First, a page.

Bridling the Tongue

Mark Ross has an article entitled “Guarding Our Speech” in the October issue of Tabletalk magazine. The article is not limited to discussing political speech, but Ross does use that as an example at the beginning of the article, and it is quite timely for this particular time of this particular year. After all, one week from today the voters of the United States will be deciding whether Barack Obama will serve another four years as president, or whether he will be replaced in January by Mitt Romney. The vote next week will be the conclusion of months and months of campaigning, advertising and debating. According to a recent article, this year’s presidential campaign is going to cost more than $2 billion all told. That’s a lot of speech!

Of course, that is only the paid speech that comes from the campaigns and the various groups that seek to influence the outcome of the election through paid communications. In other words, is does not take into consideration at all the millions of hours of conversation pro and con around cafe tables, kitchen tables and water coolers. And while the content of the paid advertising is relevant, it is this informal conversation that is what I want to address.

Ross writes, “Discussions of politics are especially notorious. Few people hesitate to represent candidates of the opposing party in the worst possible light. Did you know that all Democrats are left-wing liberals bent on turning the whole U.S. economy into a socialist state? Did you know that all Republicans are extreme right-wing conservatives who have no compassion for the poor or any sense of social responsibility? These and other ‘truths’ like them are purportedly discerned simply from a person’s party affiliation. It is not necessary to meet any of these people or speak with them about their views at any length.”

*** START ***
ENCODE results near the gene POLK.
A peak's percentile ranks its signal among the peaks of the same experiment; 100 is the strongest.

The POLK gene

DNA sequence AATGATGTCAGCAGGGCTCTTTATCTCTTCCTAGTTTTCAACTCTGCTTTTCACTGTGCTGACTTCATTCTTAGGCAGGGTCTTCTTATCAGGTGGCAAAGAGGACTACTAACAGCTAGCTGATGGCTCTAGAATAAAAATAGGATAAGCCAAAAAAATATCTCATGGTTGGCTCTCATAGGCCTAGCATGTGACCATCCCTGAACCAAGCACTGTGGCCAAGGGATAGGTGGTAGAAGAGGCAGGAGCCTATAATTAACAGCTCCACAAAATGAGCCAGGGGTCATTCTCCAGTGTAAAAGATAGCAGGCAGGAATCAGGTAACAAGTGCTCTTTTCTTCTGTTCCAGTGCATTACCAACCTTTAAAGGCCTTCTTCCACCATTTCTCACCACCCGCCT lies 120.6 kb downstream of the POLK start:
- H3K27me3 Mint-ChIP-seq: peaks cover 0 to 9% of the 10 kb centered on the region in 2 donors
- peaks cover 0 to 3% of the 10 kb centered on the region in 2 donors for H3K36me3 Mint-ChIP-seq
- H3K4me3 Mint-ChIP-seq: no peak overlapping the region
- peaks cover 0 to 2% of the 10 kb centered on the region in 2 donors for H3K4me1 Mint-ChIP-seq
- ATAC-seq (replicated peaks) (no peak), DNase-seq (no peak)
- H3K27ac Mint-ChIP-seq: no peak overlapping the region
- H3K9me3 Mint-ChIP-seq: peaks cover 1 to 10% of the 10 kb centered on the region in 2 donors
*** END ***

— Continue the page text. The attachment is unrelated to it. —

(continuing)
His analysis is sad but true. Far too many of us jump to quick conclusions about politicians based solely on their party, and then we shape our opinions–which shape our speech–around these assumptions.

Even worse, perhaps, is the vitriolic rhetoric that “we the people” tend to throw at elected officials and political candidates. There is nothing wrong with being politically involved (I encourage it, in fact) or with trying to influence the opinions of others, but there is something wrong with hurling insults, half-truths and even outright lies at those with whom we disagree.

Far too often this happens most easily in forums like this one–a blog–or on social networking sites, like Facebook or Twitter. We see or hear something and want to reply, and, let’s face it, we get a kick out of stoking the fires of the debate, so we will post something that is over the top. Maybe we do it specifically to get a reaction, maybe we really believe it; regardless, it’s wrong. The Scripture has plenty to say about bridling our tongues and carefully choosing our words. I believe those passages apply equally to our blog posts, status updates and tweets.

Jesus made it clear that the sixth commandment’s prohibition against murder is violated not only by actually taking a life, but by angry and insulting words. Numerous passages of Scripture refer to the one who is careless in speech as a fool.